The exact threshold for abnormal length of the third stage is unclear. The 95th percentile is often used statistically as the upper limit of normal. Based on our data, this cutpoint would suggest an abnormally prolonged third stage if it lasts greater than 13 minutes. However, arbitrary cutpoints based on population percentiles do not consider clinical sequelae. An alternative method would be to base the definition on risk of maternal morbidity, which is how the 30-minute upper limit was originally designated.1 These data show that the risk for postpartum hemorrhage nearly doubles by the time third-stage duration reaches 20 minutes. Additionally, the proportion of women experiencing a postpartum hemorrhage rose steadily with increasing third-stage duration, from 8.5% among those with a stage of 9 minutes or less to 15.9% at 20–24 minutes and as high at 35.1% when the third stage was 30 minutes or greater. At 20 minutes, the risk for postpartum hemorrhage was almost doubled compared with those who delivered the placenta within the first 9 minutes (durations encompassing the lower 90%).
Some epidemiologic studies have suggested that although rates of maternal death resulting from postpartum hemorrhage have been steadily dropping, the rate of postpartum hemorrhage in high-resource countries has been slowly increasing.10 The etiology of this rise is unclear. Another study previously used a receiver operator curve to determine the best duration cutoff to predict a postpartum hemorrhage in the setting of active management of the third stage.5 The study reported 18 minutes to be the duration most predictive of an impending postpartum hemorrhage with a specificity of 90%. However, the sensitivity was 31% and area under the curve was 0.60, indicating very poor predictability of the model and confirming that although prolonged duration of the third stage is associated with increased risk for postpartum hemorrhage, there are likely other contributory factors in its etiology. Alternatively, population changes may be responsible for the rise, as we have seen increases in maternal obesity and age, which are known risk factors of postpartum hemorrhage.10,11 These trends serve as reminders that despite our vast improvements in postpartum hemorrhage prevention and treatment, it continues to be a significant source of maternal morbidity and mortality that requires educated health care providers who are able to prevent, recognize, and treat postpartum hemorrhage.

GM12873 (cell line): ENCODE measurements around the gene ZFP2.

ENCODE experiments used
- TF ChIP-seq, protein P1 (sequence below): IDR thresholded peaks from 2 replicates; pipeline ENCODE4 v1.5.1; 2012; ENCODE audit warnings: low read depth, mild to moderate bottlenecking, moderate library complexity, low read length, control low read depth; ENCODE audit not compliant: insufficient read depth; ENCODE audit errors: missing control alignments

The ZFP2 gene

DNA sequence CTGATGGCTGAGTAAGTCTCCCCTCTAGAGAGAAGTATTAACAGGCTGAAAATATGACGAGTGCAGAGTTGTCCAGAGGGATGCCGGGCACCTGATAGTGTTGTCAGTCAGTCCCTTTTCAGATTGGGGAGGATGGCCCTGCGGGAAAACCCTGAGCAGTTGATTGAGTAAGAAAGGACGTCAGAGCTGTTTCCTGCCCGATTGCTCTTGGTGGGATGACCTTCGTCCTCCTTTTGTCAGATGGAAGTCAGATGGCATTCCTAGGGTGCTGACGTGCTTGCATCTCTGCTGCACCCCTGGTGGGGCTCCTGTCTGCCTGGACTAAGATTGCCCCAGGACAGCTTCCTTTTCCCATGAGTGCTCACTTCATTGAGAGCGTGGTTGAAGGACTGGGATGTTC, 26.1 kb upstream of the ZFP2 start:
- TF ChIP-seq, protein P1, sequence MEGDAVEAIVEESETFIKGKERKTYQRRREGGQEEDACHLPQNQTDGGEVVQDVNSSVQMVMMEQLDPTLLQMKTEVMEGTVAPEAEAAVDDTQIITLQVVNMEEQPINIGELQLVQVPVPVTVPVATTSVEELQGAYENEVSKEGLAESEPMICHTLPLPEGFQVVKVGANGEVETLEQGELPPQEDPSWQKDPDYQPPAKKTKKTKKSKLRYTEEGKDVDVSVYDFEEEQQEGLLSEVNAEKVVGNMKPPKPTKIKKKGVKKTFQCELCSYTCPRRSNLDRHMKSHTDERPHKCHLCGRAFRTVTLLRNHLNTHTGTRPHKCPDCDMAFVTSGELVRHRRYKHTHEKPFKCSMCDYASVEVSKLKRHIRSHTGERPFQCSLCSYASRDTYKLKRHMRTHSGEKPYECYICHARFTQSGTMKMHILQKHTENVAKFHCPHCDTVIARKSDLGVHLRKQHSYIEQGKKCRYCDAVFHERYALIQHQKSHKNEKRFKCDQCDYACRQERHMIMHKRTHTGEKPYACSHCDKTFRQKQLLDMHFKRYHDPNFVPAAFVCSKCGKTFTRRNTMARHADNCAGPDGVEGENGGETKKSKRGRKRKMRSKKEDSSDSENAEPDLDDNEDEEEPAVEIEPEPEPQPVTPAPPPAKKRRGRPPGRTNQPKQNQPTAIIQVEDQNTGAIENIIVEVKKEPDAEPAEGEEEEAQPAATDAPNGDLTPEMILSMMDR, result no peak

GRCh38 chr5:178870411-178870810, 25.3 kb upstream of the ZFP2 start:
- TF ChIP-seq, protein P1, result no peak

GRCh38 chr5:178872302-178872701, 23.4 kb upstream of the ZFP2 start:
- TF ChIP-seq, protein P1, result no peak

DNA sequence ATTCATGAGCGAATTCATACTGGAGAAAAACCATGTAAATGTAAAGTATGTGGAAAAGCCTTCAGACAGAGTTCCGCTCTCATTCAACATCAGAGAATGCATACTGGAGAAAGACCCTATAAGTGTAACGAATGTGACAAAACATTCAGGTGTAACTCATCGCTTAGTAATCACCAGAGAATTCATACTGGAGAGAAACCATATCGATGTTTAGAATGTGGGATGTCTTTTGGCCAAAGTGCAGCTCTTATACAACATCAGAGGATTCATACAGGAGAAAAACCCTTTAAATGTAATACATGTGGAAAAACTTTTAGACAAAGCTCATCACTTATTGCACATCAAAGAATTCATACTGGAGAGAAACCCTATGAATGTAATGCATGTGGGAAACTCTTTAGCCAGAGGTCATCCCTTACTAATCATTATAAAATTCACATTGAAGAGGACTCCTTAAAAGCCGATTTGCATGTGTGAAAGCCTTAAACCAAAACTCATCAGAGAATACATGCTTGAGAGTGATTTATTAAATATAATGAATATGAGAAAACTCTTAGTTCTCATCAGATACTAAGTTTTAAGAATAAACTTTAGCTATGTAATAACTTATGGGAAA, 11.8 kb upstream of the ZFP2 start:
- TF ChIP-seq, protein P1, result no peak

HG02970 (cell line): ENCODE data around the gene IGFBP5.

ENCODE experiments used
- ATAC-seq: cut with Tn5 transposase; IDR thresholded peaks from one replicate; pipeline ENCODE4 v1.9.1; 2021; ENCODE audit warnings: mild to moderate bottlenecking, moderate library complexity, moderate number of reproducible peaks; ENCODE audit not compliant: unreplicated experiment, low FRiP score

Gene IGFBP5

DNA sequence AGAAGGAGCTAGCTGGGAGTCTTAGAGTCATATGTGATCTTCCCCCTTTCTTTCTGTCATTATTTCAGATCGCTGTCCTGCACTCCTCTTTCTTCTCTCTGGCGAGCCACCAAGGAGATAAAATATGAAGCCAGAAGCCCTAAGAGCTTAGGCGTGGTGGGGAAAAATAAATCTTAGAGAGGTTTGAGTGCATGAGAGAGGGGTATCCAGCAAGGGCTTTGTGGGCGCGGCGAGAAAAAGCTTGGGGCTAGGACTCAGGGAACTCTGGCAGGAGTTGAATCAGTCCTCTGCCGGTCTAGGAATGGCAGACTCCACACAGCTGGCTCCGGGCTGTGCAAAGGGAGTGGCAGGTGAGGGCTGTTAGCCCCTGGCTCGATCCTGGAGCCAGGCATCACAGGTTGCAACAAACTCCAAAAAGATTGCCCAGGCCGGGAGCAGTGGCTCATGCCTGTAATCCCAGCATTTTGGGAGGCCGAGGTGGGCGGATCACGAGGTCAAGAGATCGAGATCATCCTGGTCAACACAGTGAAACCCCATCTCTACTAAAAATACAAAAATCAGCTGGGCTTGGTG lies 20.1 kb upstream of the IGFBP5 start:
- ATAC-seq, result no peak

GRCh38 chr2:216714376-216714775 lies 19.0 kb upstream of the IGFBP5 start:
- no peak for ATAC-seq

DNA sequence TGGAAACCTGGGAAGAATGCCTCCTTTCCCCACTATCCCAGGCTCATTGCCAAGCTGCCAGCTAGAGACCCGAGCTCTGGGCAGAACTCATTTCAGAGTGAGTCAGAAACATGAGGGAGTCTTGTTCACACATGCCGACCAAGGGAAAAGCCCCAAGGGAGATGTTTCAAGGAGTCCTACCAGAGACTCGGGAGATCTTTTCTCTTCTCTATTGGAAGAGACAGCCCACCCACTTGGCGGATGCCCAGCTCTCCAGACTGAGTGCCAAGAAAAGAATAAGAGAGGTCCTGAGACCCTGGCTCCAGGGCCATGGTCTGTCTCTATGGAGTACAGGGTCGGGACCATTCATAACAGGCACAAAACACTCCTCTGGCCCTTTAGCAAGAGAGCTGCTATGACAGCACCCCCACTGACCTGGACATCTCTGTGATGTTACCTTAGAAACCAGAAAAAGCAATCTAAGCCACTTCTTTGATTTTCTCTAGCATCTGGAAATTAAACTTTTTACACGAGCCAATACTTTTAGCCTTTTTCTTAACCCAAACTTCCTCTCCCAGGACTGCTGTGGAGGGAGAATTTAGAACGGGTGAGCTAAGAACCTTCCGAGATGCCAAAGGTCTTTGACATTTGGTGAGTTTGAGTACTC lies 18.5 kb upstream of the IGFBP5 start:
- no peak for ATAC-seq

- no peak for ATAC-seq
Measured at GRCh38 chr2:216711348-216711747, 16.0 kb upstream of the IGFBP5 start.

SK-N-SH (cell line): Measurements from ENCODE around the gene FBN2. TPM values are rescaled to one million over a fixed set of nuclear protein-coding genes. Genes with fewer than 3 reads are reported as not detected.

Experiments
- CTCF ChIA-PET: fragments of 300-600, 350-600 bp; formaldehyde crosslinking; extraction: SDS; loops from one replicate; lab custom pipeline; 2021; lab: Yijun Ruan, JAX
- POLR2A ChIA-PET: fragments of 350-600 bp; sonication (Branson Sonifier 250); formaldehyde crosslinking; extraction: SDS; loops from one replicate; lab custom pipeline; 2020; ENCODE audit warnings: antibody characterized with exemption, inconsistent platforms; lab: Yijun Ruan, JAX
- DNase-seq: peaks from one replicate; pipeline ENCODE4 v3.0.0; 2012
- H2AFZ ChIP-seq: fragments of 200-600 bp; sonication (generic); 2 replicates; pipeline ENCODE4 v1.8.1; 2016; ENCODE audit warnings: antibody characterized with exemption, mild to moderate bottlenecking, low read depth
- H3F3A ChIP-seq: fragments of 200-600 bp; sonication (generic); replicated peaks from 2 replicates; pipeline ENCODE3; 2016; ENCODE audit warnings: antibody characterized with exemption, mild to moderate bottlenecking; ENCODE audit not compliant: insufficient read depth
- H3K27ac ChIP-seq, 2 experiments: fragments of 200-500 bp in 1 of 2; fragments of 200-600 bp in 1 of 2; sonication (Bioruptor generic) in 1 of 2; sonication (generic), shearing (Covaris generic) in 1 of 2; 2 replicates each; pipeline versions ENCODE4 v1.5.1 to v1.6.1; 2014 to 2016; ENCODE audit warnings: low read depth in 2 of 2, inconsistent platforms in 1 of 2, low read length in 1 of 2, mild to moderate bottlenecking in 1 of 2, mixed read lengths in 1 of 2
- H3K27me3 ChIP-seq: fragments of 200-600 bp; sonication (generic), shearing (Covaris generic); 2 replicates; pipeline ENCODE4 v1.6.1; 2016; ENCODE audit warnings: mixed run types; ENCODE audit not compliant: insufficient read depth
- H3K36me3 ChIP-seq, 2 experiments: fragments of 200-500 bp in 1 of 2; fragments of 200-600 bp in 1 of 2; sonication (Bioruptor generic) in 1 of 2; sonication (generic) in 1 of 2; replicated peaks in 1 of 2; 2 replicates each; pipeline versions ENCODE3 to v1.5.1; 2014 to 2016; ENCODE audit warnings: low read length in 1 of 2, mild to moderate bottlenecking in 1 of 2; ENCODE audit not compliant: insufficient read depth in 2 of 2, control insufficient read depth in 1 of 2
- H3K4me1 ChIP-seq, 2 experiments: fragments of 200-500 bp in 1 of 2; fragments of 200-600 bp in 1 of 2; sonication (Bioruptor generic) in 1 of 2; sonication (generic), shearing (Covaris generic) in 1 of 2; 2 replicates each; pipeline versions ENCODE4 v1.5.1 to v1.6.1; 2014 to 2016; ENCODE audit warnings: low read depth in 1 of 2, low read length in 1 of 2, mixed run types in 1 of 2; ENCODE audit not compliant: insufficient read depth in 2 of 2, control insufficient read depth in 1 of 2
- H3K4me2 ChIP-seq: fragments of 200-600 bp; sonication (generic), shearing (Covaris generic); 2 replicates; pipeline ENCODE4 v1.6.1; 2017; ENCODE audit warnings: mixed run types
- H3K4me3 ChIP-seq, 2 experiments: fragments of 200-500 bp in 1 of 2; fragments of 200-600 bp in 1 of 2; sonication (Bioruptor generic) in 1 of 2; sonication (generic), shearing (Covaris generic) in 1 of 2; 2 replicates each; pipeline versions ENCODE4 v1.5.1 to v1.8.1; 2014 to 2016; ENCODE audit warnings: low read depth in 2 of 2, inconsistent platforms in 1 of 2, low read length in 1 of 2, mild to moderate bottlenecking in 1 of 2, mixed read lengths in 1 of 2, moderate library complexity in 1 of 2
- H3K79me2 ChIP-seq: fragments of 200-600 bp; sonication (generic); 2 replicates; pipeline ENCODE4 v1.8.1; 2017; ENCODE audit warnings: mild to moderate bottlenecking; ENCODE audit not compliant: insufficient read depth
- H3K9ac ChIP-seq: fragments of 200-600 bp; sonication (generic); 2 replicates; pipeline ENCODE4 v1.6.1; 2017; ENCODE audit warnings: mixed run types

There are limited data to guide interventions for a prolonged third stage of labor. Manual extraction of the placenta is commonly performed; however, there is no evidence to suggest whether this intervention decreases volume of blood loss. In fact, in the setting of cesarean deliveries, manual extraction was repeatedly shown to be associated with higher estimated blood loss and increased rates of endometritis.12,13 We noted that although rates of manual placental extraction after a vaginal delivery remain low in our cohort (0.76%), a high proportion of these extractions were performed before 30 minutes' duration and were not associated with a postpartum hemorrhage. This suggests that although the current analysis provides support for earlier intervention, obstetric practitioners may already be moving in that direction. Perhaps more important than manual extraction of a placenta, we need to be prepared for management of postpartum hemorrhage in the setting of a third stage that begins to approach 20 minutes.
Some strengths of this study are its large sample size and detailed data. This was a secondary analysis, which brings some inherent weaknesses such as a predefined sample size and only previously collected data, unable to be tailored to our specific question. This study was also limited by exclusion of preterm deliveries, which have previously been shown to have a prolonged third stage of labor.6 Delayed postpartum hemorrhage (within the first 24 hours after delivery) may be underrepresented in the cohort if it was not adequately recorded by the physician in the electronic medical record. Lastly, estimation of blood loss during deliveries was by the delivering physician. Although visual estimation of blood loss is the most commonly clinically used method for estimating blood loss, it has been shown to underestimate amount of blood loss and thus our rate of postpartum hemorrhage may also be underestimated. However, it is reassuring that recent work from our institution showed that this estimate was correlated with morbidity.14
In conclusion, we found that duration of the third stage of labor is shorter in a modern obstetric cohort relative to historically reported norms. Among term vaginal deliveries, duration of the third stage of labor of greater than 20 minutes is associated with increased risk of postpartum hemorrhage. This suggests that heightened awareness and preparation for the increased risk of postpartum hemorrhage should be considered earlier in the third stage of labor.
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© 2016 by The American College of Obstetricians and Gynecologists. Published by Wolters Kluwer Health, Inc. All rights reserved.